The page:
Honorary life members add their voices in support of the Australia Council

3 June 2015

Senator The Hon. George Brandis QC
Attorney-General and Minister for the Arts
PO Box 6100
Senate, Parliament House

Dear Senator Brandis,

We, the undersigned honorary life members of the Australian Dance Council – Ausdance, write to add our voices to the many letters and statements made in support of the Australia Council. The Australian arts profession has fought hard over many years for the independence and peer review principles embedded in the Australia Council’s charter, and we are now concerned that a commitment to excellence through the peer review process will be compromised as further cuts and conditions are imposed on the smaller organisations by a reduced Australia Council. This decision has the potential to dismantle much of the Australian dance ecology and dissipate the constantly growing audience it has developed over the last decade.

After extensive consultation, the Australia Council had adopted a very welcome six-year funding program to which the smaller companies could apply. While their audiences are, by definition, smaller than those of MPA companies, their innovative impact is disproportionately influential, nationally and internationally. Their creativity often stems from the need to make the most of scarce resources in order to present cutting edge work – the research and development so necessary in arts development. This very factor makes a huge contribution to the wider dance network, especially that of the larger companies whose own output is dependent on the experimentation of younger choreographers.

Our history makes this very clear, yet these smaller companies are now facing enormous dislocation because the Australia Council will now be deprived of much of its decision-making and funding of these companies. We also note the threat to substantial employment opportunities offered by the smaller companies. We highlight their need for stability and sustainability in order for them to function at the level of excellence and accountability required by current funding guidelines and by their peers as part of the peer assessment process.

As Ausdance honorary life members, we remind the Minister that the Ausdance network was formed in 1977 by some of Australia’s leading dance directors, choreographers, educators and advocates who had a vision for a more productive, united and prominent dance voice in the Australian arts ecology. Founders included Dame Peggy van Praagh DBE, then artistic director of The Australian Ballet, Keith Bain OAM, then Movement Director at NIDA, and prominent dance choreographers and educators Professor Shirley McKechnie AO and Emeritus Professor Warren Lett.

Supported by Australia Council funding, Ausdance National has flourished since as a leading voice for dance and the arts generally, as has the Ausdance network, funded by state and territory arts ministries. The Ausdance network offers an integrated service of international, national and state/territory activities for the dance profession that includes companies, tertiary courses, individual artists and teachers. Furthermore, Ausdance works closely with educators, researchers, university lecturers and advocates through the (unfunded) National Advocates for Arts Education and the Tertiary Dance Council of Australia.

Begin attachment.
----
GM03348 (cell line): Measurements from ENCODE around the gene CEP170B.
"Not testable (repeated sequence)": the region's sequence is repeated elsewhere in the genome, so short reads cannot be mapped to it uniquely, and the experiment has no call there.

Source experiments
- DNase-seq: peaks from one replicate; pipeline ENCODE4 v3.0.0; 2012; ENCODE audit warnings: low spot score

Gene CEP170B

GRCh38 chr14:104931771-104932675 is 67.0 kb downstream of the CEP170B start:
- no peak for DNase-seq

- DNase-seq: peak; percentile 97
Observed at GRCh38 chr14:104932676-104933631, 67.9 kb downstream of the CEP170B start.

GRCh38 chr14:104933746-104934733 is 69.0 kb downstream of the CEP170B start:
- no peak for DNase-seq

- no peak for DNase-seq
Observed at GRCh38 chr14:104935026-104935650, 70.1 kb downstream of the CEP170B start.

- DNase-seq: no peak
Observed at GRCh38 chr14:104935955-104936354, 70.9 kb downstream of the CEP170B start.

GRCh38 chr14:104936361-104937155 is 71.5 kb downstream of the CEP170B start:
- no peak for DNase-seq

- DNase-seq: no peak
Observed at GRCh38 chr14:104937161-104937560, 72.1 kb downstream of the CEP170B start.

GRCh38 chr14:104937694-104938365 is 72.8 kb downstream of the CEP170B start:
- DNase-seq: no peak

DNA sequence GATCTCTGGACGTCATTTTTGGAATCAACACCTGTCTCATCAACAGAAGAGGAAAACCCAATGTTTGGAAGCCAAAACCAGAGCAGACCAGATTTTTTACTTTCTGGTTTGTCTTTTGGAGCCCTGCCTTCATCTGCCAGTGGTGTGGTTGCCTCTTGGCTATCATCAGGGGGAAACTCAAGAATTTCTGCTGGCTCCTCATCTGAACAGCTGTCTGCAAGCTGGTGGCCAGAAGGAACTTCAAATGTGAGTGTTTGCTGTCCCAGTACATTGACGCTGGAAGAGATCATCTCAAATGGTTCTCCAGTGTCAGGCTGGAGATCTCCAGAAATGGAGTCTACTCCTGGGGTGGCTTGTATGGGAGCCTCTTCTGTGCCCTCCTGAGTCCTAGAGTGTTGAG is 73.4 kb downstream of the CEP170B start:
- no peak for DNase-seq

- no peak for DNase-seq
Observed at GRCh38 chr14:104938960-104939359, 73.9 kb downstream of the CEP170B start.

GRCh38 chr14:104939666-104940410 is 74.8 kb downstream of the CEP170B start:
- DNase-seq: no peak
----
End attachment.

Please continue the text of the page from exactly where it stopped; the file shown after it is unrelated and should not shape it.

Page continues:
In order to give the dance profession a credible and respected voice at the highest levels, Ausdance National has provided advice to the federal departments of Education and the Arts, the Australia Council, the Australian Curriculum, Assessment and Reporting Authority (ACARA), the National Library of Australia, the Australian Institute of Sport, The Australian Ballet School, NAISDA, the Vocational Education & Training authority, dance company education programs, touring networks, and international organisations such as the World Dance Alliance, the World Alliance for Arts Education, Dance UK and Dance USA.

Ausdance initiatives have been central to improving the health, education, employment opportunities, career transitions, research, teaching standards, dialogue and sector communication across all forms of dance in Australia. It has been especially influential in promoting dialogue between the larger MPA companies, the small to medium companies, independent artists and the tertiary sector. Excellence and innovation across this whole ecology have propelled Australian dance to international recognition.

We cannot emphasise strongly enough that the decision to transfer funds from the Australia Council to a largely unknown program is causing extreme disruption right across the arts sector, and we are particularly concerned about the depth of uncertainty being felt by the professional dance sector. We therefore request that funding be immediately restored to the Australia Council to enable some level of certainty for companies, artists and service organisations, including Ausdance. We think the Council’s loss of funds is unjustified and that the consequences across the arts sector may be irretrievable without an immediate reversal of this decision.

We look forward to your positive response to our concerns.

Yours sincerely,

Ausdance Honorary Life Members:

Associate Professor Ralph Buck
Lee Christofis
Hilary Trotter Chuck 
Shane Colquhoun
Valda Craig
Julie Dyson AM
Annie Greig
Emeritus Professor Warren Lett
Professor Shirley McKechnie AO
Sandra Macarthur-Onslow
Professor Cheryl Stock AM
Professor Susan Street AO

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